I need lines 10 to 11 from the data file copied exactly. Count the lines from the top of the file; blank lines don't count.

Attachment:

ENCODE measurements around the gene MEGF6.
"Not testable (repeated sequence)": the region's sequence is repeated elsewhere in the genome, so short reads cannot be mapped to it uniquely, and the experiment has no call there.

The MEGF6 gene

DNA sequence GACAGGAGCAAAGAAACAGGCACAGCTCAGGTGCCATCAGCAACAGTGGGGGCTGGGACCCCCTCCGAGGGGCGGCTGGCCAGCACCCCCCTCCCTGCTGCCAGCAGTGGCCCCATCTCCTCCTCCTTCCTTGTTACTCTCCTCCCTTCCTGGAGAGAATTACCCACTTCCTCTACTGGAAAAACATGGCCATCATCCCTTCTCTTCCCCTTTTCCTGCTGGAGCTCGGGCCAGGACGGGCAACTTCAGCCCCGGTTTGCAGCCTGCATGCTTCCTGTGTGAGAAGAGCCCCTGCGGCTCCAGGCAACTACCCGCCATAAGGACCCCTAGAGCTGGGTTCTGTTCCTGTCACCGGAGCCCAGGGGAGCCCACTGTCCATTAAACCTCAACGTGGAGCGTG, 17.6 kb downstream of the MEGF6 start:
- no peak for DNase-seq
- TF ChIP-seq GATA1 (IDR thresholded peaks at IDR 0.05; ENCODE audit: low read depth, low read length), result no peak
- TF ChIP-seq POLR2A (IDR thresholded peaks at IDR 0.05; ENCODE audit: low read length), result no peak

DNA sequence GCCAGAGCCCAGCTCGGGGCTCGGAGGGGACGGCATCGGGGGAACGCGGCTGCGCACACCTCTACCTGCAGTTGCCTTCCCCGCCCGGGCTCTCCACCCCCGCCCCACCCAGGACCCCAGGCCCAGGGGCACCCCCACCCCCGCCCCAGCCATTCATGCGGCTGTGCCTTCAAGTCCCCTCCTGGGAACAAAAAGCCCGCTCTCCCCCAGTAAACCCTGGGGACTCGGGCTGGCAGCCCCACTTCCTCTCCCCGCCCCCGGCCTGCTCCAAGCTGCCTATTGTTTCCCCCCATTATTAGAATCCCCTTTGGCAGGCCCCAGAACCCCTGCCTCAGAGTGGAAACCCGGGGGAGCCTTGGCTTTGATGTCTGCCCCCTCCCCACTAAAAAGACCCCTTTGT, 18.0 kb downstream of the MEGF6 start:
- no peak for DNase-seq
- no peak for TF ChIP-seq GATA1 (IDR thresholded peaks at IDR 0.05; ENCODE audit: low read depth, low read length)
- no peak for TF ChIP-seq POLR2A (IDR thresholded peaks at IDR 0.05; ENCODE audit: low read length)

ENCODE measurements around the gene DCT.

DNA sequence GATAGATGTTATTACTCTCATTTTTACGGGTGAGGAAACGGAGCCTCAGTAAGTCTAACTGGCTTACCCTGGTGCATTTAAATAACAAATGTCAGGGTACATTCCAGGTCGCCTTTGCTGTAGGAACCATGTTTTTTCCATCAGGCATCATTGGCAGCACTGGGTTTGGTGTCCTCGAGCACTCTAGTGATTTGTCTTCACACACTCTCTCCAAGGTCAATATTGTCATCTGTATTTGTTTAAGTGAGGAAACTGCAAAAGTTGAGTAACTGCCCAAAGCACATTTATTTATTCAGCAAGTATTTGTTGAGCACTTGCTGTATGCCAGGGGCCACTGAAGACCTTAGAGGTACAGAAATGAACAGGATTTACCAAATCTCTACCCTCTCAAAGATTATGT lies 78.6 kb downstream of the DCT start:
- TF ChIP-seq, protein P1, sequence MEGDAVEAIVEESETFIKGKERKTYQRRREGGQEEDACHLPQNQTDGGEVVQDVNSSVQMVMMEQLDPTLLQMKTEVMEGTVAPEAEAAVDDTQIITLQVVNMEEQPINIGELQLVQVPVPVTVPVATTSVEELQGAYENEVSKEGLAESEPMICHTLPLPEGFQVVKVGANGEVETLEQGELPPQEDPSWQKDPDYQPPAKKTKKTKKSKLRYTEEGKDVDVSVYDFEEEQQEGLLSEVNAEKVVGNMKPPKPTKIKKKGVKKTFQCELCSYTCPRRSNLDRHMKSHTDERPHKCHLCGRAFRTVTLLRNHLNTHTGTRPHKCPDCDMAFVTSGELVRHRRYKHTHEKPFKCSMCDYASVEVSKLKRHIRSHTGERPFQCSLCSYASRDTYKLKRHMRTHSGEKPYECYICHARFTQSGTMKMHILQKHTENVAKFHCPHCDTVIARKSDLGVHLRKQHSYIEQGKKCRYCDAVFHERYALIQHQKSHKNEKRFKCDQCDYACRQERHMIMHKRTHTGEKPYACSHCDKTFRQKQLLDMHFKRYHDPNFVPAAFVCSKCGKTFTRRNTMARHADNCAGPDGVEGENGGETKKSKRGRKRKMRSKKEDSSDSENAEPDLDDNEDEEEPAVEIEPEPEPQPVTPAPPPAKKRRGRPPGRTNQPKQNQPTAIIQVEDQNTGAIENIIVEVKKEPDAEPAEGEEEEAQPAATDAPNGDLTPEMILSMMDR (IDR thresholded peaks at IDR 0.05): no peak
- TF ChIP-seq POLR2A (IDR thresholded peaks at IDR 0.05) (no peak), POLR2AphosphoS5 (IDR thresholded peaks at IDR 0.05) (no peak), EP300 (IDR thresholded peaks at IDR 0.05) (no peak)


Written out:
- no peak for TF ChIP-seq GATA1 (IDR thresholded peaks at IDR 0.05; ENCODE audit: low read depth, low read length)
- no peak for TF ChIP-seq POLR2A (IDR thresholded peaks at IDR 0.05; ENCODE audit: low read length)